Package as desired.

To use, add about 1/4 cup to warm - hot bath water.



Tips and Safety Precautions:


  • If you accidentally use too much glycerin and the salts are too moist you can add about 1/8 cup of salt and shake. Continue aging and if necessary add more salt and scent as needed.

  • Bath Salts may not be suitable for people with dry skin.

  • Good bath salt recipes should include vegetable glycerin or something similar to help prevent dry skin.

  • For added protection, while running your bath water you can add some bath oil that has a similar scent or a small amount of coconut, extra virgin olive or sesame oil and follow up with a good moisturizer after the bath.

  • For short term storage plastic containers with tight fitting lids are OK but the plastic will cause the scent to fade over time. Use glass jars with tight fitting lids for long term storage.

  • Always keep bath salts out of the reach of small children and pets.

  • Store bath salts in a cool, dry, and dark place.

  • Do not allow bath salts to be exposed to direct sunlight or extreme heat or cold.



Potpourri Information, Tips, and Basic Recipe:


Photo of Potpourri

Potpourri is easy to make. Some ingredients are easily found or made (such as dried orange peels, cinnamon sticks, and cloves) but others may need to be purchased from soap making suppliers, craft stores, or online. Some items such as rose petals or buds, can be expensive so comparing prices before purchasing can save some money. If you are into flower gardening you may be able to make your own ingredients by drying your own flowers and there are books available that can help get you started. You can also purchase a food dehydrator to quickly dry ingredients such as orange and lemon peels or slices and apple slices. They are fairly inexpensive at second hand stores and can help to produce some very expensive looking potpourri.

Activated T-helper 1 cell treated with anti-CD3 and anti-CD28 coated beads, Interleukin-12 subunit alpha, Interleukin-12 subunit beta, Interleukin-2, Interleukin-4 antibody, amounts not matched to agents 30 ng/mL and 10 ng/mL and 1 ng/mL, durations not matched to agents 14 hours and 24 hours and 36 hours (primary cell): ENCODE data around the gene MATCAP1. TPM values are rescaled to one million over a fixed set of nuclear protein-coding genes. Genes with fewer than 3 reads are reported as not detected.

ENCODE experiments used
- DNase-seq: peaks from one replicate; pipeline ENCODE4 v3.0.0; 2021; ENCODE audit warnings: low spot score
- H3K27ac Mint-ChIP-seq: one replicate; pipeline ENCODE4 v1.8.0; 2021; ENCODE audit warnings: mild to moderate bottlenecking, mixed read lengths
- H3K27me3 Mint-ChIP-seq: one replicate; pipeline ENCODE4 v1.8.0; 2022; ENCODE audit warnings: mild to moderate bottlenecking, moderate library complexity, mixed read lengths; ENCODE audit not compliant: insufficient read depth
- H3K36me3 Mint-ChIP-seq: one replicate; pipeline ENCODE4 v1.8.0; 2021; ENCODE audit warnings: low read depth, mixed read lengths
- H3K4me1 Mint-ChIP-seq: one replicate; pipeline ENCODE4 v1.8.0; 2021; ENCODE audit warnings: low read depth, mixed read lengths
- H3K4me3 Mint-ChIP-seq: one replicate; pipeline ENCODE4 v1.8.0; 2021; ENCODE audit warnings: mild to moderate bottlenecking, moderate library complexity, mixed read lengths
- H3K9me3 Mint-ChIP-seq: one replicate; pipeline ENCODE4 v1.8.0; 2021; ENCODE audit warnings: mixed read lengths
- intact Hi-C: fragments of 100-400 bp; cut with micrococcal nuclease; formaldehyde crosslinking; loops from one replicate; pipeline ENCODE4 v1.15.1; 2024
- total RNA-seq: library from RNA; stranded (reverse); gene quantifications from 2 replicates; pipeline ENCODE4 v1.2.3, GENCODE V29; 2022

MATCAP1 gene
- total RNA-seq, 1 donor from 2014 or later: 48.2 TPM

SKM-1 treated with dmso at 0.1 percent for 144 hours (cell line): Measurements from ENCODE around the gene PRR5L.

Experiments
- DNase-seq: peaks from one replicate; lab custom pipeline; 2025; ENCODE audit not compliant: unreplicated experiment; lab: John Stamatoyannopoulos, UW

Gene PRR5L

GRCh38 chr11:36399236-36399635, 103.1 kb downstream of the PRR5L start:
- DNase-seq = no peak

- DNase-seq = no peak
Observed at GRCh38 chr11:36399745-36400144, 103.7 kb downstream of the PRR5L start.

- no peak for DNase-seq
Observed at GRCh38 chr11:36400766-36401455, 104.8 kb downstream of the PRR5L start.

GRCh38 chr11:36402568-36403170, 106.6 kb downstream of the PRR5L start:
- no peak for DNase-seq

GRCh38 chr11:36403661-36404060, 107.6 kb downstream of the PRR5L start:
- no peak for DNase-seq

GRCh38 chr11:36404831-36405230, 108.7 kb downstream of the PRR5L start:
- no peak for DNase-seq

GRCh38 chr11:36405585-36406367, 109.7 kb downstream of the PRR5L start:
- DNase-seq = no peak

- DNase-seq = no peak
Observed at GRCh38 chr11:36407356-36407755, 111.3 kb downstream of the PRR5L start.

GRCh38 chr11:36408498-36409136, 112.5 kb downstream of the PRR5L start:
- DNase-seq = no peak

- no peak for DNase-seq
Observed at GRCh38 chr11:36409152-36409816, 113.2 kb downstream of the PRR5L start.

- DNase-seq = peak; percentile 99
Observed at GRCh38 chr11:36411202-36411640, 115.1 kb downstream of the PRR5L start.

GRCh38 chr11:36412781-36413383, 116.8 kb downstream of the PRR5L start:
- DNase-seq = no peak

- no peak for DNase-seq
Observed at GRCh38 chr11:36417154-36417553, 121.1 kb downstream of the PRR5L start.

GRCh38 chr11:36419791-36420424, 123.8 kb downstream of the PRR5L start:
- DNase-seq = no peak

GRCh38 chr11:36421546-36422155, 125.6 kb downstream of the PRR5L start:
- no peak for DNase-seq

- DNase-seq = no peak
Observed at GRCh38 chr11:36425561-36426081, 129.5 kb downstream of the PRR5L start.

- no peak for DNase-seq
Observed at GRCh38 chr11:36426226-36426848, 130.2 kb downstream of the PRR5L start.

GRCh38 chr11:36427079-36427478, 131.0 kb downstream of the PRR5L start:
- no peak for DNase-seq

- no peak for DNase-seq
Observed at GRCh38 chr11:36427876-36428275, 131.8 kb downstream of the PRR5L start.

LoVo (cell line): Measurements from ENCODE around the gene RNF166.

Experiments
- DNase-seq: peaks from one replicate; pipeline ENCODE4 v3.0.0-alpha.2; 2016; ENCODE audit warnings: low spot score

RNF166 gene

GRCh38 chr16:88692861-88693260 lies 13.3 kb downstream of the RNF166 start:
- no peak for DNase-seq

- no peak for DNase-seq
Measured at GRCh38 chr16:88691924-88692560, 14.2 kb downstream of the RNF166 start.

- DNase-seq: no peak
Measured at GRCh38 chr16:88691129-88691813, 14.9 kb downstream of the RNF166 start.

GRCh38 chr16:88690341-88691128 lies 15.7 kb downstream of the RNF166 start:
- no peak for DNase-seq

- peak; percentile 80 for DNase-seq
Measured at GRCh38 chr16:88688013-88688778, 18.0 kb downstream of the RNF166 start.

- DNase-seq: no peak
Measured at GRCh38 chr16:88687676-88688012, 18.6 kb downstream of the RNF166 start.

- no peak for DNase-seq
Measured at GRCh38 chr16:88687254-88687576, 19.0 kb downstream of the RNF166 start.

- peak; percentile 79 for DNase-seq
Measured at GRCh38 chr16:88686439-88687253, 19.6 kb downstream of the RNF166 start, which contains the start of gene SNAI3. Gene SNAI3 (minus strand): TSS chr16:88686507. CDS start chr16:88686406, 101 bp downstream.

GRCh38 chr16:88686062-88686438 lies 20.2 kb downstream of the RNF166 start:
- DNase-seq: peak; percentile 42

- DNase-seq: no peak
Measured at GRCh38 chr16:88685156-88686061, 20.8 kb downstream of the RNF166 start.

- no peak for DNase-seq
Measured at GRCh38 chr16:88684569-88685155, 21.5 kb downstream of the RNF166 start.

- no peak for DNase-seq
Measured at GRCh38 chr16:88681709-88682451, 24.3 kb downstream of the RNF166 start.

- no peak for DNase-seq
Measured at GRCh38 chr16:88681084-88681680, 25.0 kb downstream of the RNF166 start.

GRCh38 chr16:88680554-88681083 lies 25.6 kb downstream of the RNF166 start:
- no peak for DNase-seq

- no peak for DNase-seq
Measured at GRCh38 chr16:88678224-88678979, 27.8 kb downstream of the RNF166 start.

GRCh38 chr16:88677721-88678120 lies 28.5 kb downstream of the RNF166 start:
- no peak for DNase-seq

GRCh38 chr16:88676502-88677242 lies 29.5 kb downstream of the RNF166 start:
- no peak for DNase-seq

Selecting a Fixative:


A fixative is what enhances and helps to hold the scent of potpourri. Orris root appears in many potpourri recipes. However, it may cause skin irritation to some individuals and may not be as easy to find as some other alternatives. Dried orange, lemon, or grapefruit peels are less expensive, easier to find, and as mentioned above can be made at home. They are also much less likely to cause a sensitivity issue. Dried apple slices can also be used.


Other Botanicals Used in Potpourri:


Chamomile, lavender, rose petals or buds, rosehips, rosemary, calendula petals, green tea (loose leaf) cinnamon sticks, star anise, cloves, allspice, and crushed nutmeg are some commonly used and fairly easy to obtain. Many are inexpensive in small quantities and can be purchased from a supermarket, health food store, craft stores, soap suppliers, or online.


Basic Potpourri Recipe: Lavender/Rose Potpourri


Tip: Potpourri can be placed in paper envelopes (always seal to prevent spills), small mesh bags, or sachets and kept in closets, storage containers, or dresser drawers to keep clothes from smelling musty.

1 cup of Lavender Buds
1/4 cup of Tea or Mini Rose buds
1/4 cup Dried Chamomile buds
1/4 cup of Rose Hips
3 Tablespoons of Dried Orange Peel
2 Tablespoons of Brandy or Canadian Whiskey
Essential Oils:
  • 15 - 20 Drops of Lavender

Mix all the dry ingredients together in a large stainless steel or glass mixing bowl.

Stir in the lavender oil and brandy. Place the potpourri in air tight jar and do not filling no more than 1/2 - 3/4 to the top.

Shake the jar every day for about a week. Remove the lid and check the scent level on the 3rd or 4th day.

If additional scent is needed add only a few drops of oil, replace lid and shake. Check again in a few days to see if additional scent is needed.

Package and display as desired.

When the scent fades mix the potpourri with 2 tablespoons of brandy to renew the scent. If this does not work add a few drops of lavender oil and stir.


Tips & Safety Precautions:


  • Potpourri can be rescented and reused a number of times. Mixing potpourri that has lost its scent with 2 Tablespoons of plain brandy, whiskey, or vodka per approximately 2 cups of potpourri can renew the scent. If this does not work add a few drops of the essential oils you used in the original recipe. Try to keep the ratio of oils in the blend in the correct amount or it could throw off the scent.

  • Do NOT scent store bought potpourri. Not only are many store bought potpourris poor quality but you have no way of knowing what it was scented with. Blending unknown fragrances could make you ill.

  • Always store excess potpourri in glass jars with a tight fitting lid to prevent the scent from fading prematurely. For short term storage, plastic containers will work but it will cause the scent to fade quicker.

  • Store excess potpourri in a cool, dry, and dark area. Do not allow it to come into direct contact with sunlight or extreme heat and cold temperatures.

  • Always keep potpourri out of the reach of small children and pets.